In use of the dialysis set illustrated in FIG. 16, the two supply bags 131, 132 would be mounted at a higher elevation than the catheter connector 134, and the drainage bag 133 would be mounted at a lower elevation than the catheter connector. In addition, an external clamp (not shown) would be applied to tube 139 to prevent the dialysis solution from passing to the drainage bag 133 during instillation phase. With a clamp thus applied to tube 139, valve 140 would be manipulated to open, thereby permitting the fluid to flow by gravity from supply bag 131 via the catheter into the abdominal cavity, whereupon the vibrator appliance would be energized to enhance the rate of solute removal. After the appropriate dwell time, the clamp would be removed from tube 139 to permit the solution to drain into the drainage bag 133, whereupon the clamp would then be reapplied to tube 139 and valve 141 of supply bag 132 would be opened to permit the solution in that bag to flow by gravity into the abdominal cavity of the subject.
The dialysis set illustrated in FIG. 16 may thus be connected to the patient's catheter during two successive exchanges, thereby substantially reducing the possibility of an infection and also reducing the disruption to the patient's daily routine.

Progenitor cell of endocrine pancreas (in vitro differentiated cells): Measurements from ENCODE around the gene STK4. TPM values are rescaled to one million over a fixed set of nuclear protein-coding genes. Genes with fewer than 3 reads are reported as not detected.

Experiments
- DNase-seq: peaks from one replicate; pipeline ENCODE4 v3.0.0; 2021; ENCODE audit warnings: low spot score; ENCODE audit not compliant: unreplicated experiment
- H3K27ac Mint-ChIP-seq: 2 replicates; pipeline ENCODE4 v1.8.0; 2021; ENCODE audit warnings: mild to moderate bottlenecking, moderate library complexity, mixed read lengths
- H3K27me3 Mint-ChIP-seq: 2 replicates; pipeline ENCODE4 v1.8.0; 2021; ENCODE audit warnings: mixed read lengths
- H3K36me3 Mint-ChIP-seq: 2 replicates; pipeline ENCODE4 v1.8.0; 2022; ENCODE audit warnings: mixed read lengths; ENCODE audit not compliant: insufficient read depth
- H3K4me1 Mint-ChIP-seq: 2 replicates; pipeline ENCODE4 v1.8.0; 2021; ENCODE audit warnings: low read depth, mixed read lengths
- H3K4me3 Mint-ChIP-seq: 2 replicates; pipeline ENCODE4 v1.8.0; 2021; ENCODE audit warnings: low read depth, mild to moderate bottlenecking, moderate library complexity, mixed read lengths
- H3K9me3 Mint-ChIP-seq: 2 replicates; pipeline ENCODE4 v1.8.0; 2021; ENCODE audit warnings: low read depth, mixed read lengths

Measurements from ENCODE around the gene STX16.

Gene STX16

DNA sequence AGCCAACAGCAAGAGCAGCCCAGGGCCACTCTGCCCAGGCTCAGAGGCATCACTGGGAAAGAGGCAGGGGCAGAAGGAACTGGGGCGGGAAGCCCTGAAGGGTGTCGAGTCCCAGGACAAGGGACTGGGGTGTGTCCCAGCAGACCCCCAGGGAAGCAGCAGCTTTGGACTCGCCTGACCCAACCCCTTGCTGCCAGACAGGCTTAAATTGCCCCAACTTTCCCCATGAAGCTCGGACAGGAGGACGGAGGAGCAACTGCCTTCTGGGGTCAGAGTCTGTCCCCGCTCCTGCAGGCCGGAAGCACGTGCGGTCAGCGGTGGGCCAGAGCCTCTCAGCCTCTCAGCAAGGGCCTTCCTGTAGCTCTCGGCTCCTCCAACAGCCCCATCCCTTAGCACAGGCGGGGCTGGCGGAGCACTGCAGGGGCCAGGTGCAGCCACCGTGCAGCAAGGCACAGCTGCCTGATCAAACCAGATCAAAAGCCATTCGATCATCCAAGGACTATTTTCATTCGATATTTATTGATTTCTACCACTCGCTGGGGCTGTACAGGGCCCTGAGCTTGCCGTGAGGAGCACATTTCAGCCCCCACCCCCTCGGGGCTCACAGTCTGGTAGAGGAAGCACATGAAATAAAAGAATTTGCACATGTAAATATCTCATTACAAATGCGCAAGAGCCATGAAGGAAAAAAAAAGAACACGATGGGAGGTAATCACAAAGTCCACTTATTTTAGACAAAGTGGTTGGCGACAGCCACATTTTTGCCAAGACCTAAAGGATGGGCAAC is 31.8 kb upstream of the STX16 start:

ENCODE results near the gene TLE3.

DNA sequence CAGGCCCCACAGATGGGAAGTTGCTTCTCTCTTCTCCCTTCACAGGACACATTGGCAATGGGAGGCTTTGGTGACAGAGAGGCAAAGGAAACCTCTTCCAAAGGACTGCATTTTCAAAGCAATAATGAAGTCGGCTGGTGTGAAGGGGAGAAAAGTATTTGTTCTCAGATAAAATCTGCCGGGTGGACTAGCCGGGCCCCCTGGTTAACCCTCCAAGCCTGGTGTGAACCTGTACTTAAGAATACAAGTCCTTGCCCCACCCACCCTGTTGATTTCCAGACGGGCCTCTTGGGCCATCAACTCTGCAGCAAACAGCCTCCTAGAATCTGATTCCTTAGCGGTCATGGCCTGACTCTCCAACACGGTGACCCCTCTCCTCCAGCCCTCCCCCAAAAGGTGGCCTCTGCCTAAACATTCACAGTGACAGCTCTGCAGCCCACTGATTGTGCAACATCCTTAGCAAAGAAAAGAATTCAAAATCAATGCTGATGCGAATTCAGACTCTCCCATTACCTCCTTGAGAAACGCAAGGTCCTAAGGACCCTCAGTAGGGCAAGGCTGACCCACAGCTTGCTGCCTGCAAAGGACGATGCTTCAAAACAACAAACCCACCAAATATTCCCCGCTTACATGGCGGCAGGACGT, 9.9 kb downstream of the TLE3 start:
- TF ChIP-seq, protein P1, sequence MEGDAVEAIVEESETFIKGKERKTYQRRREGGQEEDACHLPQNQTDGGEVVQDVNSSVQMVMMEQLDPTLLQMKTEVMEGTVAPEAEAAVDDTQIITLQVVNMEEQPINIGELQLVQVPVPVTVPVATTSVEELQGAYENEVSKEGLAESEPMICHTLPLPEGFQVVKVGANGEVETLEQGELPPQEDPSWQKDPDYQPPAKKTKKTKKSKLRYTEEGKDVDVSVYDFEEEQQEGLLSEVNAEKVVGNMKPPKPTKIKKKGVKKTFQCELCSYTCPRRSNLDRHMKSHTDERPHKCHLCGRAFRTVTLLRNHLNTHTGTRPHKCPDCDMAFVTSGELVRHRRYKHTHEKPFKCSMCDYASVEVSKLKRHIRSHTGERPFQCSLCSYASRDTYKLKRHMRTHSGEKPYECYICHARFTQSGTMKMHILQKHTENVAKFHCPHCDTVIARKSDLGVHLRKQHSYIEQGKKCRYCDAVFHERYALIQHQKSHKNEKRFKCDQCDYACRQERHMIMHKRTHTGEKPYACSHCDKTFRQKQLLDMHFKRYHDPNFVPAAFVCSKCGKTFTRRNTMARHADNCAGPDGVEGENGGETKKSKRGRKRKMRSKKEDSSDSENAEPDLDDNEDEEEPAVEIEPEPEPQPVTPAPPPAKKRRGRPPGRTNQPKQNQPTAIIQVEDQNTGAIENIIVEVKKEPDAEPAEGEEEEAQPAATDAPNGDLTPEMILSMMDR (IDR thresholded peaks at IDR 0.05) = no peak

Generally speaking, it was found that a 40-minute dialysate treatment accompanied by mechanical vibrations applied in any of the above-described appliances effects about the same solute transfer as a 6-hour dialysate treatment not accompanied by mechanical vibrations. Accordingly, such an appliance permits various treatments to be applied, according to the nature of each case and the convenience of the subject. Following are examples of such treatments:
(1) Each each 24-hour day is divided into two 12-hour periods, each period including a vibration session for 15-60 minutes, and a non-vibration session with fresh dialysate solution for the remainder of the period.
(2) Each 24-hour day includes four vibration sessions of 15-60 minutes each, spaced about six hours apart.